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Concert Review

Detroit Premiere

* Karen Gomyo, violin
Detroit Symphony Orchestra/Cristian Macelaru
Detroit Orchestra Hall, 28 March 2015

Just under two years after her first appearance in Detroit (April 6, 2013), Karen Gomyo returned to the stage at Orchestra Hall for a strange yet satisfying program under Cristian Macelaru. Originally, Rafael Frühbeck de Burgos was to lead this weekend's programs; his untimely death from illness in June 2014 prohibited this. Cristian Macelaru wasn't exactly Leonard Bernstein standing in for Bruno Walter, but he did manage to give the most interesting and artistically satisfying performance I had heard from this orchestra in some time.

The Ligeti and Webern were unusual choices, with the former never played in Detroit until now. Webern is hardly an audience favorite, but the Ligeti was surprisingly fun and completely mastered by the Detroit Symphony strings and winds. In particular, Concertmistress Yoonshin Song proved as captivating as ever in her numerous solos, unfazed by the technical challenges of the music at hand. This is Ligeti that sounds more like Bartók in its folksy playfulness. As for the Webern, who has played it better than Herbert von Karajan in Berlin? Not the Detroit Symphony, though there was some very beautiful music here. Both orchestra and conductor just missed the depths of this work.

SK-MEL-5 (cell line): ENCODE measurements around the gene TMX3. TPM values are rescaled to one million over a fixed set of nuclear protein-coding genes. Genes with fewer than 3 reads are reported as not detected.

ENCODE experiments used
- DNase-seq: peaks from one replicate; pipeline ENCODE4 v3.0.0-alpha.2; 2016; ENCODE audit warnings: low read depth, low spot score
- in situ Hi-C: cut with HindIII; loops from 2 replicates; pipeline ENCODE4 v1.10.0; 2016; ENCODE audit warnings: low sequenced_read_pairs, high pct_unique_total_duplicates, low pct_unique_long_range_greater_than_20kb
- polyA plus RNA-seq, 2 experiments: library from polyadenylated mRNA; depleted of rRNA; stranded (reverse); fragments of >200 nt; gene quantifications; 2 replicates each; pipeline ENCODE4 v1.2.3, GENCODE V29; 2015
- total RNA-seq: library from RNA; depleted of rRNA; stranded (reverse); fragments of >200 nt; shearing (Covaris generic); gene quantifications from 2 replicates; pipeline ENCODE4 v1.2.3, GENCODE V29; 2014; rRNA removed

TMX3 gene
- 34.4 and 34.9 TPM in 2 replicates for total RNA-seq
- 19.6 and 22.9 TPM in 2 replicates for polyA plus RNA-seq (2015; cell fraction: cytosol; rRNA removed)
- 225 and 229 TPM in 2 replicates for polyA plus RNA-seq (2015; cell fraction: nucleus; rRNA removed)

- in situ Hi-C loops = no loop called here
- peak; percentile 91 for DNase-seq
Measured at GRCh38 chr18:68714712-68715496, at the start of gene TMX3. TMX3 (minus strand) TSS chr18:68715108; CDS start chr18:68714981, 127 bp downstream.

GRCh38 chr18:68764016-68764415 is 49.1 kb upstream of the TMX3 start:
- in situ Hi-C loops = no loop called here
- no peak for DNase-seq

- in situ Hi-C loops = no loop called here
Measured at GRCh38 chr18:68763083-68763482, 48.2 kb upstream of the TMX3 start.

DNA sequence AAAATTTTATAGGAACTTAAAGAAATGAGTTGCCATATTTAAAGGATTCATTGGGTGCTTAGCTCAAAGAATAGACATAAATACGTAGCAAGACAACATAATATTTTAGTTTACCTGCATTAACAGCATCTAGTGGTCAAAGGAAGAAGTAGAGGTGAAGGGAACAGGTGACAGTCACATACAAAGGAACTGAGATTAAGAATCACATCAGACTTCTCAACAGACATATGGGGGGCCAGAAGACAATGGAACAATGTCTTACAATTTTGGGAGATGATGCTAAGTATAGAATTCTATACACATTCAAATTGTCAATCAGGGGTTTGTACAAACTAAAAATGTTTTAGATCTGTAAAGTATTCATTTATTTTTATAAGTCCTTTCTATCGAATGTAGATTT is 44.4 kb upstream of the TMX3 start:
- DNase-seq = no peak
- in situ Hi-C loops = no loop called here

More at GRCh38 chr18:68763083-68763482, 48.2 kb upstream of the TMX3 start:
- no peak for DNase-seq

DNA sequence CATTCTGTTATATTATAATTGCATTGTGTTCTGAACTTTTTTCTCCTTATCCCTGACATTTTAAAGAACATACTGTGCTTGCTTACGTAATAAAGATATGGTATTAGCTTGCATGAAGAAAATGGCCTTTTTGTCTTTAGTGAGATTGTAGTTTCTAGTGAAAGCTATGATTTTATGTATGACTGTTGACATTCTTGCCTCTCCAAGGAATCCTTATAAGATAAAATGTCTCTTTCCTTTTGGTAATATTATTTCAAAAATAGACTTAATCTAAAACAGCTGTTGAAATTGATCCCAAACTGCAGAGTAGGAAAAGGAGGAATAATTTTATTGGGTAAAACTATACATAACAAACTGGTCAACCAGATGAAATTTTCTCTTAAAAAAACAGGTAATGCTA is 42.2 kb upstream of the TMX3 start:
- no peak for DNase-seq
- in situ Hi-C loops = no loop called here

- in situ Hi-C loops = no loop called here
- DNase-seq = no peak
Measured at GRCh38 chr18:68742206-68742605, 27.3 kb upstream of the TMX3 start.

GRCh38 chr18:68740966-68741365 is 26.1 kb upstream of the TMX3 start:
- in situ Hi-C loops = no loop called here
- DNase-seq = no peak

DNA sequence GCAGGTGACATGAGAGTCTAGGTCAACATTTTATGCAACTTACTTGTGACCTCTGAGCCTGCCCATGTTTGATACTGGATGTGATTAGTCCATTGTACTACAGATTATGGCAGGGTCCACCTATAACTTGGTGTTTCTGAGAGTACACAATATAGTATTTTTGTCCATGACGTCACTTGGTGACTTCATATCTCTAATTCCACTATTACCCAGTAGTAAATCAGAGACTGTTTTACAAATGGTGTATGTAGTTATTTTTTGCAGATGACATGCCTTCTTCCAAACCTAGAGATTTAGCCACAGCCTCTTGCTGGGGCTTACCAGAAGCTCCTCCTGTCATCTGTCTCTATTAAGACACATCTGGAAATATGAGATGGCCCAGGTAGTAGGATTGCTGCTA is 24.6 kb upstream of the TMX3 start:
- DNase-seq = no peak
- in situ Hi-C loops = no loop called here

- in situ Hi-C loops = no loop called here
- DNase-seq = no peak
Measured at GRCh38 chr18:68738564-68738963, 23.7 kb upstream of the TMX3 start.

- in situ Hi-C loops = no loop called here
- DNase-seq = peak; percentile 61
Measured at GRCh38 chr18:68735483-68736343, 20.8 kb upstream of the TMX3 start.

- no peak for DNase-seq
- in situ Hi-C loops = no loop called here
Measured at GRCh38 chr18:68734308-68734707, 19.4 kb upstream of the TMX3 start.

Karen Gomyo was excellent in the Mozart. Gomyo is a tasteful and intelligent artist who happily eschews showmanship in both her playing and onstage manner. Rafael Frühbeck de Burgos was not a Mozart conductor of any repute, and neither – on evidence here – is Cristian Macelaru. The Detroit Symphony always gives thoroughly professional performances of this composer's music, and this was no exception. Even the finest orchestras in the world occasionally struggle with balancing the great prodigy's charm and strength, and so if this wasn't the most involving performance, I can forgive it. Gomyo's elegance and virtuosity were rather more impressive, though the audience struck me as somewhat underwhelmed. I can only imagine that a slightly tighter orchestral backdrop, or perhaps a slightly less introverted reading of the solo line might have changed that for the better. However, I had no qualms about the overall achievement.

Today's "Schumann Lite" was on full display as Macelaru chose fleet tempos and crisp phrasing for the Fourth Symphony. I found the end result very exciting, and even more well-played. The Detroit brass behaved well, and were mostly balanced with care and concern for the overall ensemble sound. In the last two movements, tempos were very fast, and the result was an occasional sag in the tension. For the casual listener, this probably wasn't an issue; everything was cohesive and full of enthusiasm. In short, this unusual lineup proved more than originally met the eye.

Copyright © 2015, Brian Wigman